A woman with a history of mental health problems took her own life, a coroner has concluded.

An inquest into the death of 28-year Charlotte Metcalfe, who was found dead at her home in Patley Moor Crescent in Darlington, has now been carried out.

Crook Coroners’ Court heard from Home Office pathologist Nigel Cooper, who did a post-mortem examination, found she had taken an overdose of prescribed medication.

The court was told she had struggled with her mental health for ‘most, if not all,’ of her adult life.

While she had not been diagnosed, the inquest heard she displayed symptoms that suggested she suffered from an emotionally unstable personality disorder.

In June, 2022, she went to psychiatric hospital as an inpatient and was detained under the Mental Health Act for part of her eight-day stay there.

The day after she was discharged, she contacted the Tees, Esk and Wear Valley Trust crisis team and returned to hospital.

She was prescribed medication and sent home again to be seen by the home treatment team but the care lasted just two days before she was put into the care of her GP.

On December 2, 2022, her GP tried to make an urgent referral to West Park Hospital in Darlington but the referral was never received.  

Four days later Miss Metcalfe contacted mental health services stating she was ‘deep in crisis’ but, the inquest heard, there was no involvement from the team at that stage.

On January 17, 2023, her GP made a further referral to the mental health team but it was not recorded as received until February 7.

Assistant coroner for County Durham Rebecca Sutton said: “I understand referrals should be actioned the same day this did not happen in Charlotte’s case.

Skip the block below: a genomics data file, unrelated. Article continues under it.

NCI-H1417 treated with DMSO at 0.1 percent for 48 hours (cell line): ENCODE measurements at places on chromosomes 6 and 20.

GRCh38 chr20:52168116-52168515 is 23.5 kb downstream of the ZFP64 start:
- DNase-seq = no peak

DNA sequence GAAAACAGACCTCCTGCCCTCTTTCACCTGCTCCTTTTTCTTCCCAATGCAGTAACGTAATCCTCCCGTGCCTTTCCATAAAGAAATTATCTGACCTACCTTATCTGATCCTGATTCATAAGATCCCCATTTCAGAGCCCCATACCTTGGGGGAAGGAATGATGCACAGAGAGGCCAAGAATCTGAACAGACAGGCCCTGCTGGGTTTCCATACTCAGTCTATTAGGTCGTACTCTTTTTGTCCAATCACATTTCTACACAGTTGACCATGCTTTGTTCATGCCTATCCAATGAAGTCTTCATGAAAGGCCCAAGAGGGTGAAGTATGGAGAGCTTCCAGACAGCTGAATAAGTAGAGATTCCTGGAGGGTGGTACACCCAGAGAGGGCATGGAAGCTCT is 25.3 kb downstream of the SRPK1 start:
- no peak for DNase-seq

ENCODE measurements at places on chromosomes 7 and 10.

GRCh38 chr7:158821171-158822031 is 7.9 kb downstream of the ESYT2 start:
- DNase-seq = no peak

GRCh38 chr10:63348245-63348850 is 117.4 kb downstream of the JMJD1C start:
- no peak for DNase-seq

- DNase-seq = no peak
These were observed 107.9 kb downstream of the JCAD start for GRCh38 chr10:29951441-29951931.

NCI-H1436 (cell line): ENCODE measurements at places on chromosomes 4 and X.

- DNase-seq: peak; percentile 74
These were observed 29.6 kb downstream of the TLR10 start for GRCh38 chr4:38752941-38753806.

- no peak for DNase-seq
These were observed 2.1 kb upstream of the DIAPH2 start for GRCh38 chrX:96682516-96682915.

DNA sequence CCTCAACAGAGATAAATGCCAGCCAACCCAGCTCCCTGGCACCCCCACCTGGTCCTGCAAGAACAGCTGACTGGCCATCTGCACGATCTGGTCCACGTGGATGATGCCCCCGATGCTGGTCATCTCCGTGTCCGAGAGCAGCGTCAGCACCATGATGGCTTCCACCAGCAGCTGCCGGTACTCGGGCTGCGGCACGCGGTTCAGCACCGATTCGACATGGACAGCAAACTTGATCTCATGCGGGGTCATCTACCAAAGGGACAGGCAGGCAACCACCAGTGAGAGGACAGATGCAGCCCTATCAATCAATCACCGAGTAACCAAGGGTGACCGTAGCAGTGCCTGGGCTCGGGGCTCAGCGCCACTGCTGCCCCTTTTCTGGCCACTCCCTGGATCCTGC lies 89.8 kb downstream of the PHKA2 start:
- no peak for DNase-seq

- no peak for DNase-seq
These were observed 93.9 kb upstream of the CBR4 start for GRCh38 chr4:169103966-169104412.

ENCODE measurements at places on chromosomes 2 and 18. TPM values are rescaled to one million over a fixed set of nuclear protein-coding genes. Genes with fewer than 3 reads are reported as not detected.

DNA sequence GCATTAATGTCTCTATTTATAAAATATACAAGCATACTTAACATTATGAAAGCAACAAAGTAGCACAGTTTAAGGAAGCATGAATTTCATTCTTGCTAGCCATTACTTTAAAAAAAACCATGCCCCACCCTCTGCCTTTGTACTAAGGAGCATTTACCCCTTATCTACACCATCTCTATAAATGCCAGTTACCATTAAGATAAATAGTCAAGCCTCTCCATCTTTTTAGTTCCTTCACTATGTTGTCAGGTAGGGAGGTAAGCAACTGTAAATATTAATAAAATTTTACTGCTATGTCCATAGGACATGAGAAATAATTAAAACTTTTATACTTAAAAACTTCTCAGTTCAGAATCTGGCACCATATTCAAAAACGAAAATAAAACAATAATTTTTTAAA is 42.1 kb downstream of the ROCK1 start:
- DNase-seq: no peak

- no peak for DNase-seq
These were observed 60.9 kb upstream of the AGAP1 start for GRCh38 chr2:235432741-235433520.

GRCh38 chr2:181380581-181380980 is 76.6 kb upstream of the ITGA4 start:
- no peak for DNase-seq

“In accordance with national guidelines an initial needs review should have taken place within four weeks of the referral.

An attempt to call Miss Metcalfe was made on March 25 but she did not answer, and not further attempt was made to contact her by telephone, the inquest heard.

The coroner said: “It was acknowledged by TEWV witnessed that further attempts should have been made to contact Charlotte.”

The trust wrote to Miss Metcalfe asking her to make contact, which she did, and an initial needs review was set up for June 26, 2023.

However, the inquest was told her mental health deteriorated before then and on June 14 she tried to contact the team but was unable to get through so asked her GP to get in touch on her behalf.

She was called back the following day but, on June 21, she tried to take her own life and was hospitalised.

She was allowed to leave but once again attempted to take her own life and was taken to hospital but discharged herself.

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The coroner said: “There were concerns about her and police were contacted.

“The police refused to attend stating it was not a police matter.

“An ambulance attended Charlotte’s home and she refused to return to hospital.”

An urgent mental health appointment was made on Friday, June 23, but Miss Metcalfe did not attend.

The inquest heard TEWV staff did not follow their own procedures for a ‘did not attend’ and there was no attempt to visit her home as there should have been.

No checks were carried out by TEWV over the weekend but on June 26 a social worker called around and was concerned because there was no answer.

Police were called and gave access to the property.

Miss Metcalfe was found dead inside.

The inquest was told she had left a note.

The coroner recorded a verdict of suicide.

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She said: “I have to be sure not only did Charlotte take her own life but, at the time, she intended to take her own life and, on the evidence, I find that both these tests for suicide have been met.

“I would like to express my sincere condolences to her family.”

The Northern Echo is supporting grieving families who have lost loved ones to suicide by calling for a public inquiry into the TEWV mental health trust.

A period of intense scrutiny at TEWV has seen it graded ‘requiring improvement’, a raft of critical inquests into patient deaths, and a prosecution by the Care Quality Commission (CQC).

In the past two years, reports from healthcare watchdogs have flagged problems in the trust that “require improvement”, or areas where services are “inadequate”.

The Northern Echo:

Issues highlighted at the trust range from safeguarding practices and incident reports, to lengthy waitlists and overuse of patient restraint.

Resources to support conversations around suicide can be found at www.samaritans.org/tomorrow

Anyone can contact Samaritans, free, 24/7, on 116 123, email jo@samaritans.org or visit www.samaritans.org